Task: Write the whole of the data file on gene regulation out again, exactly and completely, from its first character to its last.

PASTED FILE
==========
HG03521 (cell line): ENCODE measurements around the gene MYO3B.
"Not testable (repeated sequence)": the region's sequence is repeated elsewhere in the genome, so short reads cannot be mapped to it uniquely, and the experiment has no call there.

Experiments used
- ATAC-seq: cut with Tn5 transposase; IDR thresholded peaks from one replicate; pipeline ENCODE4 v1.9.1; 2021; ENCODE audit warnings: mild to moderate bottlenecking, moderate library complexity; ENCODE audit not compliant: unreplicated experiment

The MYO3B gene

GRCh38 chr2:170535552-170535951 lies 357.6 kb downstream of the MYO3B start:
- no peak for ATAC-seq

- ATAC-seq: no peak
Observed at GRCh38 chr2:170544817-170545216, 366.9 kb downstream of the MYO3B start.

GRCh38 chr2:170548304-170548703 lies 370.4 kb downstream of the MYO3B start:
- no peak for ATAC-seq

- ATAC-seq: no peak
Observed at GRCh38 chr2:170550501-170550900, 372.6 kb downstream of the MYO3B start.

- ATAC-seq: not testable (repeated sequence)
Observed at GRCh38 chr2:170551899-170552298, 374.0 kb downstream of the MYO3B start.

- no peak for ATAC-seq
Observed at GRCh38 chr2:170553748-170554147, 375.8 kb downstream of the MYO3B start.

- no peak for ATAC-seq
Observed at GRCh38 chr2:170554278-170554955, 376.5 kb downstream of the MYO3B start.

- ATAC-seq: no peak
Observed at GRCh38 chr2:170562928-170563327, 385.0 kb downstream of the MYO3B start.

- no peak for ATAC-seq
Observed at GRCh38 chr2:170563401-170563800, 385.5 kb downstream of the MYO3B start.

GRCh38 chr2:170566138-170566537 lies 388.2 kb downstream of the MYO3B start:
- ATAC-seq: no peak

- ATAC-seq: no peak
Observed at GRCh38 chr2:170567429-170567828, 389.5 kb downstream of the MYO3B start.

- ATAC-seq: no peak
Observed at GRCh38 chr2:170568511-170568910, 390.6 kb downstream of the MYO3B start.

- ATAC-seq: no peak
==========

HG03521 (cell line): ENCODE measurements around the gene MYO3B.
"Not testable (repeated sequence)": the region's sequence is repeated elsewhere in the genome, so short reads cannot be mapped to it uniquely, and the experiment has no call there.

Experiments used
- ATAC-seq: cut with Tn5 transposase; IDR thresholded peaks from one replicate; pipeline ENCODE4 v1.9.1; 2021; ENCODE audit warnings: mild to moderate bottlenecking, moderate library complexity; ENCODE audit not compliant: unreplicated experiment

The MYO3B gene

GRCh38 chr2:170535552-170535951 lies 357.6 kb downstream of the MYO3B start:
- no peak for ATAC-seq

- ATAC-seq: no peak
Observed at GRCh38 chr2:170544817-170545216, 366.9 kb downstream of the MYO3B start.

GRCh38 chr2:170548304-170548703 lies 370.4 kb downstream of the MYO3B start:
- no peak for ATAC-seq

- ATAC-seq: no peak
Observed at GRCh38 chr2:170550501-170550900, 372.6 kb downstream of the MYO3B start.

- ATAC-seq: not testable (repeated sequence)
Observed at GRCh38 chr2:170551899-170552298, 374.0 kb downstream of the MYO3B start.

- no peak for ATAC-seq
Observed at GRCh38 chr2:170553748-170554147, 375.8 kb downstream of the MYO3B start.

- no peak for ATAC-seq
Observed at GRCh38 chr2:170554278-170554955, 376.5 kb downstream of the MYO3B start.

- ATAC-seq: no peak
Observed at GRCh38 chr2:170562928-170563327, 385.0 kb downstream of the MYO3B start.

- no peak for ATAC-seq
Observed at GRCh38 chr2:170563401-170563800, 385.5 kb downstream of the MYO3B start.

GRCh38 chr2:170566138-170566537 lies 388.2 kb downstream of the MYO3B start:
- ATAC-seq: no peak

- ATAC-seq: no peak
Observed at GRCh38 chr2:170567429-170567828, 389.5 kb downstream of the MYO3B start.

- ATAC-seq: no peak
Observed at GRCh38 chr2:170568511-170568910, 390.6 kb downstream of the MYO3B start.

- ATAC-seq: no peak